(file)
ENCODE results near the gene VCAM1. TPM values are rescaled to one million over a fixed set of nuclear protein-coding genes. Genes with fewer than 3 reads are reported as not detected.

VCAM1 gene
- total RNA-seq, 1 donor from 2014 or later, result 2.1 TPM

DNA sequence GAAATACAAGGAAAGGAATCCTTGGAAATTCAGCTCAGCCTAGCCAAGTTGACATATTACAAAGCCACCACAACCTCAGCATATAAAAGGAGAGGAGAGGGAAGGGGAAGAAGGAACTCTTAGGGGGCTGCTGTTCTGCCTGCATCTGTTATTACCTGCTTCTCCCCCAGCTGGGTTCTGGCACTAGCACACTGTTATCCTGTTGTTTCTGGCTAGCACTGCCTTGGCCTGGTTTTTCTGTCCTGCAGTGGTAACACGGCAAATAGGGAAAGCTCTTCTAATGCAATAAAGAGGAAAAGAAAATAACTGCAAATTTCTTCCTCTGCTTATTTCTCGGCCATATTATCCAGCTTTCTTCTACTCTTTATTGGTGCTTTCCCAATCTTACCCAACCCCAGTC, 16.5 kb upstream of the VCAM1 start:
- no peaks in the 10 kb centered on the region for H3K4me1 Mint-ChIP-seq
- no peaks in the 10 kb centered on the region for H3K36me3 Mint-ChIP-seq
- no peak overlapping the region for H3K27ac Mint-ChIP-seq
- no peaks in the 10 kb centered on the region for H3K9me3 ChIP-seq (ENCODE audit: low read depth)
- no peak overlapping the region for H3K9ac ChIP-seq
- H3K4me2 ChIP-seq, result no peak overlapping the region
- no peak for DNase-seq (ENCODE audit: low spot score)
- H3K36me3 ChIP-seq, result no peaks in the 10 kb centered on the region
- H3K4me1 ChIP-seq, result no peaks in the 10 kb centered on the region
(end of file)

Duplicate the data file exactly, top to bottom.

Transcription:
ENCODE results near the gene VCAM1. TPM values are rescaled to one million over a fixed set of nuclear protein-coding genes. Genes with fewer than 3 reads are reported as not detected.

VCAM1 gene
- total RNA-seq, 1 donor from 2014 or later, result 2.1 TPM

DNA sequence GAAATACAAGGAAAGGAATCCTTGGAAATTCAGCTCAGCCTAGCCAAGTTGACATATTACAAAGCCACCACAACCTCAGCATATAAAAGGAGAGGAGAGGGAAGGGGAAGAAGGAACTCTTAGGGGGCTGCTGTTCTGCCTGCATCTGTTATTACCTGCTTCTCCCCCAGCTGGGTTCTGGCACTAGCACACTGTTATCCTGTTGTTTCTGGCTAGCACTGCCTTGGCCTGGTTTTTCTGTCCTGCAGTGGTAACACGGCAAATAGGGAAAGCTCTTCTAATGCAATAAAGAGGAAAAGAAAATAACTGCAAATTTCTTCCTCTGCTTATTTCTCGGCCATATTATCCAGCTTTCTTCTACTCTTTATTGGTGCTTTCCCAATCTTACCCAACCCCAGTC, 16.5 kb upstream of the VCAM1 start:
- no peaks in the 10 kb centered on the region for H3K4me1 Mint-ChIP-seq
- no peaks in the 10 kb centered on the region for H3K36me3 Mint-ChIP-seq
- no peak overlapping the region for H3K27ac Mint-ChIP-seq
- no peaks in the 10 kb centered on the region for H3K9me3 ChIP-seq (ENCODE audit: low read depth)
- no peak overlapping the region for H3K9ac ChIP-seq
- H3K4me2 ChIP-seq, result no peak overlapping the region
- no peak for DNase-seq (ENCODE audit: low spot score)
- H3K36me3 ChIP-seq, result no peaks in the 10 kb centered on the region
- H3K4me1 ChIP-seq, result no peaks in the 10 kb centered on the region